I’ve sent three “Happy Father’s Day!” text messages so far today, but none of them were to my dad.
This isn’t some sob story.
He chose to be uninvolved in my life.
My dad didn’t perish tragically when I was young. There’s no underlying, deep-seeded reason why my dad is not around. It’s simple, really.
No matter which version of the story (if any) you’ve heard, I lived it, and I can say this with utmost certainty and finality: My dad chose to take off.
So, thanks dad.
Thanks to you I have to remind myself that other people’s dads actually stick around for their kids and are good people. It’s strange. I thought most of the dads just decided to leave. They didn’t though.
When I first went to the fiance’s house, many years ago, I told him after the fact that I wasn’t sure how to communicate with his dad. The fiance’s dad said supportive and genuine and helpful things to me and I just stood there like an idiot. The fiance told me to just talk to his dad like normal. I had to explain – I didn’t know how to normally talk to a dad.
The fiance’s parents and my family recently had dinner together for the first time, and I was talking to the sister about what the fiance’s parents are like. I love the fiance’s parents. I had nothing negative to say, nothing to prep her for, except that I did say this: You will feel uncomfortable because the fiance’s dad will be there and the fiance’s dad will be really kind and you won’t know how to react.
We didn’t really discuss it any further. The sister knew what I meant.
Thanks, dad. Without you, I would never have to learn how to let go of incorrect assumptions about people. All dads are not created equal. Other dads deserve a chance.
Thanks, dad. Without you, I wouldn’t know just how strong women can be. I always knew growing up that we had something special in our mother – she is one-of-a-kind. She gives and loves and forgives and accepts and supports and she was always that way. But without you, I wouldn’t have known that women can be even stronger. If ever I am half as strong as my own mother, I will count myself incredibly fortunate.
Thanks, dad. Without you, I wouldn’t know how to check my own oil and transmission fluid and cut the grass and what a Phillips head screwdriver is. You didn’t teach me these things – the mom did, and the brother did, and the fiance did, and some things I learned on my own time, but without you I might have thought it acceptable to rely on someone else to help me.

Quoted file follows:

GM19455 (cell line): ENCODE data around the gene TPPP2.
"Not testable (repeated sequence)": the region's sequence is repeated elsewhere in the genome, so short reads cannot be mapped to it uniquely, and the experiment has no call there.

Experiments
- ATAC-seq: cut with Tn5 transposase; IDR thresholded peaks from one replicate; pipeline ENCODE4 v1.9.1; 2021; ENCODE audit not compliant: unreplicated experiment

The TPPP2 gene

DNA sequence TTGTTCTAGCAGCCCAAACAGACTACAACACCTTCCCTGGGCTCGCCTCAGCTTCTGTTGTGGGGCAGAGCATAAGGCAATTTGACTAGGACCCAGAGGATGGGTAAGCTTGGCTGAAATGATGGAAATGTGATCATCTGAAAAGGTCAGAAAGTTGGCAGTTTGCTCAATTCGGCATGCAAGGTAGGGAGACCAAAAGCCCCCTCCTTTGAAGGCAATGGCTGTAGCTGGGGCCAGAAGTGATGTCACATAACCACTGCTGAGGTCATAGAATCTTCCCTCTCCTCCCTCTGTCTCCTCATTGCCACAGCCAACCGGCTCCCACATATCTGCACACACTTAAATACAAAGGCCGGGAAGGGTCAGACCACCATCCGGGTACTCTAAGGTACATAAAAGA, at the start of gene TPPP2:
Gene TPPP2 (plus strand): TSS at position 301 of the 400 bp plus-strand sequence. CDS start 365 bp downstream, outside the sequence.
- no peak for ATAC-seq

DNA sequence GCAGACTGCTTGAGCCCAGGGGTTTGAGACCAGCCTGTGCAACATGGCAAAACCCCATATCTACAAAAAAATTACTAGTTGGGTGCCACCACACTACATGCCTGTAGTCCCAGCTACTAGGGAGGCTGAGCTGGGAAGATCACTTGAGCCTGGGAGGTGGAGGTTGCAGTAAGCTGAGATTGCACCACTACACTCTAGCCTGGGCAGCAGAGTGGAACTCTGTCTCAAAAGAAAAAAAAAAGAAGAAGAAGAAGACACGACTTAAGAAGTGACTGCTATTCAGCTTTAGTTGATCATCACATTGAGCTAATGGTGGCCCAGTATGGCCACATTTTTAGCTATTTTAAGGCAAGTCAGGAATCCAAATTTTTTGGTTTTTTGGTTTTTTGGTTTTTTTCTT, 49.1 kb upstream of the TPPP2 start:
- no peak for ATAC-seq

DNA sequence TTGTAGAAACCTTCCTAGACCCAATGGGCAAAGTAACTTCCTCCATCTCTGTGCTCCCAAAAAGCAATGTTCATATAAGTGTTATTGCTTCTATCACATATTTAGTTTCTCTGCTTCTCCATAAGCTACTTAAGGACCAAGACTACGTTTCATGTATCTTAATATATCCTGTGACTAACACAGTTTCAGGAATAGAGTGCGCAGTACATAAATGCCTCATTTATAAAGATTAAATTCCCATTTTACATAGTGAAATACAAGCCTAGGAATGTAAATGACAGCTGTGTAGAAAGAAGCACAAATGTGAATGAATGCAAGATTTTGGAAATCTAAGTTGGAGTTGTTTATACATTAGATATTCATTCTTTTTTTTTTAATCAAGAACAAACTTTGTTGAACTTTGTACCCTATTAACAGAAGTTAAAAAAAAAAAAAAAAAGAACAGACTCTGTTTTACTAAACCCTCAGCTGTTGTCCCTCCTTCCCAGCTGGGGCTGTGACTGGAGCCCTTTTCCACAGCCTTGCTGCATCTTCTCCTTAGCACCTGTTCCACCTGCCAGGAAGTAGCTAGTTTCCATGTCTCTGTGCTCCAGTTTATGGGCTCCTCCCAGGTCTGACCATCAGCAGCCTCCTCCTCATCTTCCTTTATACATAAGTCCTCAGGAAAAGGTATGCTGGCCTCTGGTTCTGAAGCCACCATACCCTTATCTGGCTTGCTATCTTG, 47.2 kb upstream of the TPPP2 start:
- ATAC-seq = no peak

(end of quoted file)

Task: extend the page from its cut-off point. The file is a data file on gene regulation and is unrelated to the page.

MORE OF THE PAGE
Thanks, dad. Without you, I wouldn’t know that some people are just mean people and there’s nothing you can do about it. Knowing your dad makes jokes about your weight and intelligence and everything about you with his friends isn’t super fun. You don’t get warm and fuzzies from it, but you do overcome it, and you learn that most people have their opinions and most people’s opinions don’t matter.
Thanks, dad. Without you, I wouldn’t have been able to end some of my relationships as quickly as I did, because I knew exactly what I would and would not stand for in a relationship. Even though I do believe your worst came out much later in your marriage, I was always on high-alert for any sign that someone might be condescending, or judgemental, or hypocritical, or emotionally abusive. If ever I saw the slightest indication of this, I cut them loose.
So here’s to you, shitty dads everywhere. Without you, none of us would be as strong as we are and as confident as we are. Having your dad choose to leave you and your family and your life behind and start new with someone else is tough. You almost feel like you won’t overcome it, but you do, and you’re stronger for it.
Wonderful dads are, I’m sure, much better than shitty dads. I wouldn’t know this from personal experience, but wonderful dads probably teach their kids all these things in the normal way. Those of us with shitty dads, though, we have a certain bond, and a certain hardness to us, and what else can we do but be grateful for it?
It’s Father’s Day today. If you know of any great dads, let them know they are great dads. If you suffer from the Shitty Dad Syndrome, then find the positive in all the negative, brush it off, and revel in all you’ve done despite him.
Happy Father’s Day to all the dads who’ve shown me that some dads do their best for their kids. Happy Father’s Day to the shitty dads, too. We’ve done amazing without you.